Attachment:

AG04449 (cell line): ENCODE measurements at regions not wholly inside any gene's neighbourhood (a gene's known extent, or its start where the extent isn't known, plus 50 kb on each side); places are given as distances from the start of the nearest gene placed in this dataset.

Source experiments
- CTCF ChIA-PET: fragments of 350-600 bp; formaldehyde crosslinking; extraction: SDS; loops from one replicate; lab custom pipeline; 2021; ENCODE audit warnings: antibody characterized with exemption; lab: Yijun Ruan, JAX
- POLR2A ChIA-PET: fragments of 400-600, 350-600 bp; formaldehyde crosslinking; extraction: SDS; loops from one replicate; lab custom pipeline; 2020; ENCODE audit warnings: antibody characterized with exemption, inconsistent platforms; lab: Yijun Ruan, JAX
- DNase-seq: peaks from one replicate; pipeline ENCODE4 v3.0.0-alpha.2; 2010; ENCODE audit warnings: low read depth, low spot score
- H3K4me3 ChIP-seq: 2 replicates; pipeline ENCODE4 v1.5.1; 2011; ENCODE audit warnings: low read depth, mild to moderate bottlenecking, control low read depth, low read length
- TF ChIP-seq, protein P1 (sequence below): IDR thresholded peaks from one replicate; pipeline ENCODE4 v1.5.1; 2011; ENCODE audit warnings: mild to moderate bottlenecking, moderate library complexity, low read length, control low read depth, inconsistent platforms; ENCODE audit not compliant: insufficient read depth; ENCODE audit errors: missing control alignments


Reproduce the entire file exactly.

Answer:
AG04449 (cell line): ENCODE measurements at regions not wholly inside any gene's neighbourhood (a gene's known extent, or its start where the extent isn't known, plus 50 kb on each side); places are given as distances from the start of the nearest gene placed in this dataset.

Source experiments
- CTCF ChIA-PET: fragments of 350-600 bp; formaldehyde crosslinking; extraction: SDS; loops from one replicate; lab custom pipeline; 2021; ENCODE audit warnings: antibody characterized with exemption; lab: Yijun Ruan, JAX
- POLR2A ChIA-PET: fragments of 400-600, 350-600 bp; formaldehyde crosslinking; extraction: SDS; loops from one replicate; lab custom pipeline; 2020; ENCODE audit warnings: antibody characterized with exemption, inconsistent platforms; lab: Yijun Ruan, JAX
- DNase-seq: peaks from one replicate; pipeline ENCODE4 v3.0.0-alpha.2; 2010; ENCODE audit warnings: low read depth, low spot score
- H3K4me3 ChIP-seq: 2 replicates; pipeline ENCODE4 v1.5.1; 2011; ENCODE audit warnings: low read depth, mild to moderate bottlenecking, control low read depth, low read length
- TF ChIP-seq, protein P1 (sequence below): IDR thresholded peaks from one replicate; pipeline ENCODE4 v1.5.1; 2011; ENCODE audit warnings: mild to moderate bottlenecking, moderate library complexity, low read length, control low read depth, inconsistent platforms; ENCODE audit not compliant: insufficient read depth; ENCODE audit errors: missing control alignments